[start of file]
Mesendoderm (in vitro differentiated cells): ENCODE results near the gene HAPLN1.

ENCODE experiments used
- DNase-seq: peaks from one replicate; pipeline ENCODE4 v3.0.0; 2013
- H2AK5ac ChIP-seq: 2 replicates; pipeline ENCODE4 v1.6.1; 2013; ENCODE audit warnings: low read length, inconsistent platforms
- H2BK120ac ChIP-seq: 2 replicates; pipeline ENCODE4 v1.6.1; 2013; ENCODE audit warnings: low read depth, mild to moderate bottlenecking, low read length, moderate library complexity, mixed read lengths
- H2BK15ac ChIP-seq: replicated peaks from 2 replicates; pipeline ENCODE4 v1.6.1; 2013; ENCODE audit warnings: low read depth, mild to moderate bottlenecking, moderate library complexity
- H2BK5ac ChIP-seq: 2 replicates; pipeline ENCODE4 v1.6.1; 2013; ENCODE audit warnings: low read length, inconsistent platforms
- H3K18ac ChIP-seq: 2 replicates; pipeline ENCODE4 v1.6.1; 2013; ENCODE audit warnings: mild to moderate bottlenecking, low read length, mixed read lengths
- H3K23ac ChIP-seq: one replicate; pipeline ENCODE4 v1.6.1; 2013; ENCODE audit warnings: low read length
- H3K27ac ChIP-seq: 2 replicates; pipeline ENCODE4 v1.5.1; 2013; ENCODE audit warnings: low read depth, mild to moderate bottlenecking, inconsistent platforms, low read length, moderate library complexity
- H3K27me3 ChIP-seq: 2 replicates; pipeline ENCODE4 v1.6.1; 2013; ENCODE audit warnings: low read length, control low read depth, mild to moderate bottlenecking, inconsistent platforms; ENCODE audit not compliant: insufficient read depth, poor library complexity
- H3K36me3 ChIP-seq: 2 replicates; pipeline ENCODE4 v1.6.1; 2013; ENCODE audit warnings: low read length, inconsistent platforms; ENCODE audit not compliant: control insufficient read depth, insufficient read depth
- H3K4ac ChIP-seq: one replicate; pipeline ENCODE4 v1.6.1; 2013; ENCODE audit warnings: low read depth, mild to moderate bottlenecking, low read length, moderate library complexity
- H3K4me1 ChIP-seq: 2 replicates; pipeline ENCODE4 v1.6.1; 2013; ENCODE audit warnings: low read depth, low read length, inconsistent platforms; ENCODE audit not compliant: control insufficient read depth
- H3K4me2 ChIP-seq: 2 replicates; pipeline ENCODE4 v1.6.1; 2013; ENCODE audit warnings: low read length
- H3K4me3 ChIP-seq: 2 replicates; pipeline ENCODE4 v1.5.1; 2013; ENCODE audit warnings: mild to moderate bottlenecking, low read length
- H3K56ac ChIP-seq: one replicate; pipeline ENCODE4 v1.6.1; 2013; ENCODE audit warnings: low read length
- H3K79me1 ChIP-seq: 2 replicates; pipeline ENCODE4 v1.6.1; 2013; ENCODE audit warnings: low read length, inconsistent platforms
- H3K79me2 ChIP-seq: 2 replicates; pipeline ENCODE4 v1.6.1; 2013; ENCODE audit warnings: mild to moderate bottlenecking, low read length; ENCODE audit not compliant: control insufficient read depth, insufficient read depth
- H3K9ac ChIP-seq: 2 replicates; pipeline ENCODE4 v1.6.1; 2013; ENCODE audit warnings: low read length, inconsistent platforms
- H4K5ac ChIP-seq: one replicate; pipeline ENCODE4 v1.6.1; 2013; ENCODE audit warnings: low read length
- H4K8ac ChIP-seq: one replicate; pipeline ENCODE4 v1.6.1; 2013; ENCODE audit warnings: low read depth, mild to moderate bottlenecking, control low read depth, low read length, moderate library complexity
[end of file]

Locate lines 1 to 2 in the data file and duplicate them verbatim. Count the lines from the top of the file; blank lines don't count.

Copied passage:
Mesendoderm (in vitro differentiated cells): ENCODE results near the gene HAPLN1.

ENCODE experiments used